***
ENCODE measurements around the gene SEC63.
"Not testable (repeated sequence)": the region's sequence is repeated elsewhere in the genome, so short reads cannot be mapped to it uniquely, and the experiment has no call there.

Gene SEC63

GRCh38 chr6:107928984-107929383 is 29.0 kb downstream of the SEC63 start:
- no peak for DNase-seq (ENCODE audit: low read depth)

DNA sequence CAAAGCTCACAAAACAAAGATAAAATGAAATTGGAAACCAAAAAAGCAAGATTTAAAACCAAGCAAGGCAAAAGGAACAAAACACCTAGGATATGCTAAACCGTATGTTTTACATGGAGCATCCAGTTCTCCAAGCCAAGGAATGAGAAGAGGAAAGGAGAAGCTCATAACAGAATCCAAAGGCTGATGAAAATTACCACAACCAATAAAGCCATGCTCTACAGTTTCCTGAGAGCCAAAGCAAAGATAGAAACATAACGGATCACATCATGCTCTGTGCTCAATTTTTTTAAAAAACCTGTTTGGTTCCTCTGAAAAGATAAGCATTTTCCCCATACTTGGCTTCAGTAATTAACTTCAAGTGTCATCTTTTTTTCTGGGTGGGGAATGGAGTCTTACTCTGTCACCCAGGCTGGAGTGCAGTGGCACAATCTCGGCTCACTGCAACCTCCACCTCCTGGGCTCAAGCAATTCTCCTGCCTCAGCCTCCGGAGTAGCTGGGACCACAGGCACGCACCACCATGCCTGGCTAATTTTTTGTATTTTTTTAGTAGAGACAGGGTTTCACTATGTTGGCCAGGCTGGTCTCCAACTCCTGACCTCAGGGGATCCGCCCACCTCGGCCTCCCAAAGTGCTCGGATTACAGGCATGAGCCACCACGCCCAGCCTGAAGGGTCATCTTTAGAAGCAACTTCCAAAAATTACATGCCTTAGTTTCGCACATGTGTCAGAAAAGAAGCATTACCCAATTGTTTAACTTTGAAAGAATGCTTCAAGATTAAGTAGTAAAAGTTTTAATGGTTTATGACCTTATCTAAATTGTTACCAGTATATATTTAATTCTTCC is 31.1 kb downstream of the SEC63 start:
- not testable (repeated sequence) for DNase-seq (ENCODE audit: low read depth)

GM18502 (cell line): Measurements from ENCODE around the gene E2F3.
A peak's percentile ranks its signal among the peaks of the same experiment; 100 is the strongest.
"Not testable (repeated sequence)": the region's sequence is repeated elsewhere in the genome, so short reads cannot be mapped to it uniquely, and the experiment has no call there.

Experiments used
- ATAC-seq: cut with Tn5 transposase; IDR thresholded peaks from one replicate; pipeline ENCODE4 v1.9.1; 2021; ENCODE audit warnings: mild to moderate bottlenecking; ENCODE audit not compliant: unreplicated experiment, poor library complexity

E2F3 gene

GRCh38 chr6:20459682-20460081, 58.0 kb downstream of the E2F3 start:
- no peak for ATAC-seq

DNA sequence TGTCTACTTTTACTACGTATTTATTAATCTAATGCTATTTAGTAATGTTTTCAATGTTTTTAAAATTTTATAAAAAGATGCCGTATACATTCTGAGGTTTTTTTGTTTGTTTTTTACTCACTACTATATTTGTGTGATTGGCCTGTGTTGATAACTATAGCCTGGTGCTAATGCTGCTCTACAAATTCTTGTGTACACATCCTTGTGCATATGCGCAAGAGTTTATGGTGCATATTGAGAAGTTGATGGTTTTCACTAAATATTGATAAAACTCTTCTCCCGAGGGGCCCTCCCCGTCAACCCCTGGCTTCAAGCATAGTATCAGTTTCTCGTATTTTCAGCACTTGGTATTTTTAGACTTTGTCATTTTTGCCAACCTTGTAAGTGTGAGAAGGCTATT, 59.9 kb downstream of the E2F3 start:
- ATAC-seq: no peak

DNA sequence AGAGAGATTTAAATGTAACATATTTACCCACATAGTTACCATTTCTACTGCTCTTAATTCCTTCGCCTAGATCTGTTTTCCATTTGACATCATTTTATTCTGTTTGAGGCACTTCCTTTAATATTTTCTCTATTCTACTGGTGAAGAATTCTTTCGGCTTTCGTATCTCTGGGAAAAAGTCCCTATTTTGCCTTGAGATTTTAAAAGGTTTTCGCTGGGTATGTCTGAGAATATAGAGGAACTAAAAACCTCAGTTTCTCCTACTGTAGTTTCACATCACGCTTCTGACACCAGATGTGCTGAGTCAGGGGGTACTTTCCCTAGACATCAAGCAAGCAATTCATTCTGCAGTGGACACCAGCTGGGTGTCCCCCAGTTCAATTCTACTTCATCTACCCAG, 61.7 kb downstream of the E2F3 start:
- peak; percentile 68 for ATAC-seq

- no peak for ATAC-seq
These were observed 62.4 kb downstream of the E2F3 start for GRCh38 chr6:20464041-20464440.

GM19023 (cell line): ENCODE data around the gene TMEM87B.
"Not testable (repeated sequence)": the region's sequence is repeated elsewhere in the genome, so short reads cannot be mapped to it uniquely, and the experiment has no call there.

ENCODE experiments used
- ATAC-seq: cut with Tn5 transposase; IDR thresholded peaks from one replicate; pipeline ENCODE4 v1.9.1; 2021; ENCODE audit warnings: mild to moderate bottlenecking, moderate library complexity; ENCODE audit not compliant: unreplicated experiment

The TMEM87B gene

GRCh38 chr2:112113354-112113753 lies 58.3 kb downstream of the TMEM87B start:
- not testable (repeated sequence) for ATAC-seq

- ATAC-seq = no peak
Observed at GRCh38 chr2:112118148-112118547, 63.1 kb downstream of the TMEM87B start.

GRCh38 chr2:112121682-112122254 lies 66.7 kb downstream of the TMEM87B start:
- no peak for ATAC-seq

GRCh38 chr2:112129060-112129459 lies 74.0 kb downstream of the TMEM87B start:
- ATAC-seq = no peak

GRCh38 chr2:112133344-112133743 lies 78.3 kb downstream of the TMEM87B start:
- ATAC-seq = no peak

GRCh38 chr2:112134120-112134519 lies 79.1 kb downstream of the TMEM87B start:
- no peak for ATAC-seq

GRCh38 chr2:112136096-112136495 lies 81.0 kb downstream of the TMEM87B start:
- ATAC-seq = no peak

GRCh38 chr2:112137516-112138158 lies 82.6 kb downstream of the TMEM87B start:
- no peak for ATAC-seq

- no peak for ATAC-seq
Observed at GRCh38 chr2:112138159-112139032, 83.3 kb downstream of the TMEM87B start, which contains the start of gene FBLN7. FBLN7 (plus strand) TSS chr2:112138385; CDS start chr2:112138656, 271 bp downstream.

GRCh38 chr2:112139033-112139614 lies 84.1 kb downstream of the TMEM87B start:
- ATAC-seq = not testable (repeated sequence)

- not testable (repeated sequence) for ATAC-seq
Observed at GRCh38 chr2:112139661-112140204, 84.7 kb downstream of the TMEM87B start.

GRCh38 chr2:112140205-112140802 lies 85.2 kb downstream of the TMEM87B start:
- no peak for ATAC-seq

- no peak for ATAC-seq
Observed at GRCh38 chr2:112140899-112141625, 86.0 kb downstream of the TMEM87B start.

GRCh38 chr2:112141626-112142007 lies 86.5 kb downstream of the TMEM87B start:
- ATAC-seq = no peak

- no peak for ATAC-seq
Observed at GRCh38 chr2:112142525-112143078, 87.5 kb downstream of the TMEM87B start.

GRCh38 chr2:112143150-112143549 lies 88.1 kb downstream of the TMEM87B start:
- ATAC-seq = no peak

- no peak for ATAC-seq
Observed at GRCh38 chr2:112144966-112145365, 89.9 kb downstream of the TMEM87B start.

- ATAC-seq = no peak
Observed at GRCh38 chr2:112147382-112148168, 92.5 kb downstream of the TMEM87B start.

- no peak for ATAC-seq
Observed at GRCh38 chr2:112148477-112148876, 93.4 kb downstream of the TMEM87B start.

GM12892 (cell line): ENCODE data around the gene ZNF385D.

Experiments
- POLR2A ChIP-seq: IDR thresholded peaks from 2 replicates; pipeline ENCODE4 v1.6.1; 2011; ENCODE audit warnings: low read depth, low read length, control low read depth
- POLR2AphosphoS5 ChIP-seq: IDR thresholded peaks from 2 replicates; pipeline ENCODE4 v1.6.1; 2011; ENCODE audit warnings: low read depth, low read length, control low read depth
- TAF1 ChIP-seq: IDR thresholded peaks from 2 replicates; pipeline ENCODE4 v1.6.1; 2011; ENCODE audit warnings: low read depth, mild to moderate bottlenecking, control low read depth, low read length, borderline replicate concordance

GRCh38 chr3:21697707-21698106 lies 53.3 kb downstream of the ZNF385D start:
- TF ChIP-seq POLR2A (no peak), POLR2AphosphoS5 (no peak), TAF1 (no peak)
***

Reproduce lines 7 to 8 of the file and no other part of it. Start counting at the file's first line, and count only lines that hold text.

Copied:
- not testable (repeated sequence) for DNase-seq (ENCODE audit: low read depth)

GM18502 (cell line): Measurements from ENCODE around the gene E2F3.